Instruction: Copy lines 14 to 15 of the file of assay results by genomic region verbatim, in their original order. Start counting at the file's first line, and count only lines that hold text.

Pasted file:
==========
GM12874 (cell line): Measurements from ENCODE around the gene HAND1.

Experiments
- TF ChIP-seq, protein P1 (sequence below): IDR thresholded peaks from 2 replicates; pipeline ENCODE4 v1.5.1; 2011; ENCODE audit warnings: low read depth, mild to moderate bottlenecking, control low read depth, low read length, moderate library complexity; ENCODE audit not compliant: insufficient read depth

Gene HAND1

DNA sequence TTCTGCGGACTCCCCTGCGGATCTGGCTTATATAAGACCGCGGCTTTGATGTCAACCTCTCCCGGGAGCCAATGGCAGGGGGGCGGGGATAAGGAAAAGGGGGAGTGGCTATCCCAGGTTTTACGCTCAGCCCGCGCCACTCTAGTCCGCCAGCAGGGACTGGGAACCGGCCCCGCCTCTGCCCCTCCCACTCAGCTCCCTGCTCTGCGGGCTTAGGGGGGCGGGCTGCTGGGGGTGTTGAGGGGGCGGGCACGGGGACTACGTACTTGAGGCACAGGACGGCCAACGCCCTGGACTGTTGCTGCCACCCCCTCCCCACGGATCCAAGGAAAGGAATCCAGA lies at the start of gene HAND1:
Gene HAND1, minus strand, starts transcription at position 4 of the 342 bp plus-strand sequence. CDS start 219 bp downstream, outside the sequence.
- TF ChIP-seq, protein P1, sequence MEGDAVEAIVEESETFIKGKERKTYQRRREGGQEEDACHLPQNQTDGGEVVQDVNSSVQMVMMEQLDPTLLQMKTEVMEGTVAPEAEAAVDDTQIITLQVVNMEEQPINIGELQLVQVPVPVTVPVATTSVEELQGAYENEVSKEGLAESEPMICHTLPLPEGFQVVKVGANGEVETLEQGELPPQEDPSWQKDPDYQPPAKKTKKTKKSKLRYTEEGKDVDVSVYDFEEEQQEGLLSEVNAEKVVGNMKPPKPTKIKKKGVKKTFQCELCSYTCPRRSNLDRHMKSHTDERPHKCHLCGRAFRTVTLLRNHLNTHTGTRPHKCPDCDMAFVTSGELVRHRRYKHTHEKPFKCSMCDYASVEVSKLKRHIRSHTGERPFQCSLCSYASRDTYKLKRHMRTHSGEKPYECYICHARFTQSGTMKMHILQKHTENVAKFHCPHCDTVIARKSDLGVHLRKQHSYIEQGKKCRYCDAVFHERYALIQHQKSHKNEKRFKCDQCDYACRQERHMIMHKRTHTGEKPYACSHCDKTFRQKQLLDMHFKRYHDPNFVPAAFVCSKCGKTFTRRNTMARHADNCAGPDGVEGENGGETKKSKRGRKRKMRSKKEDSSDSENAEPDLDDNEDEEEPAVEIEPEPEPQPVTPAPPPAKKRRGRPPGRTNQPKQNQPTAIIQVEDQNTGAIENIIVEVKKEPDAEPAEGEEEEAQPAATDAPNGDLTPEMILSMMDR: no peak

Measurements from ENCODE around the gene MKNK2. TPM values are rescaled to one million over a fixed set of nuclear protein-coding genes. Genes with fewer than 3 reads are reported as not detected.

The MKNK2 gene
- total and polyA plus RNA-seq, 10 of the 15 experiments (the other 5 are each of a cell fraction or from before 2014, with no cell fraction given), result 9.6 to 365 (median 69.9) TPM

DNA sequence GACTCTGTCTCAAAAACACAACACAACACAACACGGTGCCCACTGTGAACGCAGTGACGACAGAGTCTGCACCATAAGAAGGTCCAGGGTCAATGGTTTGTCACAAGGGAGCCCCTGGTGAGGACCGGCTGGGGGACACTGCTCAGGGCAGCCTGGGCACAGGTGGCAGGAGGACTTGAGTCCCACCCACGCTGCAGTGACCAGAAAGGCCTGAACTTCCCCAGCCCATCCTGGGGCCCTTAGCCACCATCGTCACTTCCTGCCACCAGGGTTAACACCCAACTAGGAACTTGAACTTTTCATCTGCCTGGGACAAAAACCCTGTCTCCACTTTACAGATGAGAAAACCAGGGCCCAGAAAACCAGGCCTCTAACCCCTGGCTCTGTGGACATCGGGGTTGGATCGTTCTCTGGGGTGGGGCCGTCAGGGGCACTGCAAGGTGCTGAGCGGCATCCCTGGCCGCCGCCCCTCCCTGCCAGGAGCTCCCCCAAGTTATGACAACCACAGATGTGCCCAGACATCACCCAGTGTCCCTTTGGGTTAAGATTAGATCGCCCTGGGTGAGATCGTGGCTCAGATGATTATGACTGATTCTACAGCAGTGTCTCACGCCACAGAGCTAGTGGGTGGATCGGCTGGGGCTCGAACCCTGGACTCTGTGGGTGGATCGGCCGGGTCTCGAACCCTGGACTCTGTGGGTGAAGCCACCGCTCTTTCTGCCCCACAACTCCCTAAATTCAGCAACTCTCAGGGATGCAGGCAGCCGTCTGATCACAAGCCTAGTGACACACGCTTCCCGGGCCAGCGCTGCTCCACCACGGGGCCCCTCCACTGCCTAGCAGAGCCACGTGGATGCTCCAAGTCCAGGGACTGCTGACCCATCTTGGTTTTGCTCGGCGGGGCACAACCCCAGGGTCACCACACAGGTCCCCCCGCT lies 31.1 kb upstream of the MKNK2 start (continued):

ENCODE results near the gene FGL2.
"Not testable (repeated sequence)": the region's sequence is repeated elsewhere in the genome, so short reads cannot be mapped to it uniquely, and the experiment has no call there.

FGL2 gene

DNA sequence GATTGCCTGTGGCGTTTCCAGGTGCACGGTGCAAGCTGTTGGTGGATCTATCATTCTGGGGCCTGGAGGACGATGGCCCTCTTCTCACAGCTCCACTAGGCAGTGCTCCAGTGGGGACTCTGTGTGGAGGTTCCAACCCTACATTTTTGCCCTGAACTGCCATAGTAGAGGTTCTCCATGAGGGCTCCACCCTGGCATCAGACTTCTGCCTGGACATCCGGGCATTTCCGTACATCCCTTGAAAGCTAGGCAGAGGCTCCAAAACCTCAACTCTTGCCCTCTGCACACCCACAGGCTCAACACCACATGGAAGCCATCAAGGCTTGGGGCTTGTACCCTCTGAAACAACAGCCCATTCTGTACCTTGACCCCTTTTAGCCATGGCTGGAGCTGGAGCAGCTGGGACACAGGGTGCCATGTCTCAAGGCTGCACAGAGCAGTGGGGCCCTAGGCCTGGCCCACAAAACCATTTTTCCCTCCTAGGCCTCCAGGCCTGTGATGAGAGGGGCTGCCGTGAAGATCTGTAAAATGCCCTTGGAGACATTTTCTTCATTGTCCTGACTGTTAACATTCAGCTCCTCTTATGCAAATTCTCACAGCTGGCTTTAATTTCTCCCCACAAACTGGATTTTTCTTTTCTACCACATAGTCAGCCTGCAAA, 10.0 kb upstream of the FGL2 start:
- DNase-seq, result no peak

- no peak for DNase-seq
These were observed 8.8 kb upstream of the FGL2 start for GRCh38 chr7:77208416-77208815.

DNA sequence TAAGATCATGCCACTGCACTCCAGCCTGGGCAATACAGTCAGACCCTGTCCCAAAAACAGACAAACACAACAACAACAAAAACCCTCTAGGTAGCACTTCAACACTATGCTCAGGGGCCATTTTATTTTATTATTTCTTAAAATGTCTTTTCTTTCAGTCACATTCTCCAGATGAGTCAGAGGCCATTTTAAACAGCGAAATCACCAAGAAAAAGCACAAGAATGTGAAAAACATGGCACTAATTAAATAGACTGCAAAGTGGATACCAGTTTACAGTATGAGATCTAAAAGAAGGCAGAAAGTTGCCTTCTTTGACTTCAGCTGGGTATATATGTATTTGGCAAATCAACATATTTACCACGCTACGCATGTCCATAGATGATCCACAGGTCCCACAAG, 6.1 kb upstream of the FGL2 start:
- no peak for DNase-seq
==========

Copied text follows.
FGL2 gene

DNA sequence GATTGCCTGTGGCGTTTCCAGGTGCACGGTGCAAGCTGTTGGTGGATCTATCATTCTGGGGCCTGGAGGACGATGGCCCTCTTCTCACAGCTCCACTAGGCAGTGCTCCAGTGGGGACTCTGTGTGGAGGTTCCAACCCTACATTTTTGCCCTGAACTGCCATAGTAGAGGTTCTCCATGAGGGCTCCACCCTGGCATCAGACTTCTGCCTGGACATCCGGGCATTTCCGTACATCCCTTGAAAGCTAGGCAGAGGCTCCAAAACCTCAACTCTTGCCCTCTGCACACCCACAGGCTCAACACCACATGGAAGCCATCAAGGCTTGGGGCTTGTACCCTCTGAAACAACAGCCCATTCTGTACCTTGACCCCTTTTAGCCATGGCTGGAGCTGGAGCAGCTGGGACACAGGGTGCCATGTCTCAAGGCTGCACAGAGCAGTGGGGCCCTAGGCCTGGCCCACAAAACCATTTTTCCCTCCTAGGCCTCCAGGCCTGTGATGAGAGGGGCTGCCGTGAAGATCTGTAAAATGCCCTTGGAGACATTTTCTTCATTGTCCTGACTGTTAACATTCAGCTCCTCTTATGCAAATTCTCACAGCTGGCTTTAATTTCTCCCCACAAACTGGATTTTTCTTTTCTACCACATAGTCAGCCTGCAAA, 10.0 kb upstream of the FGL2 start: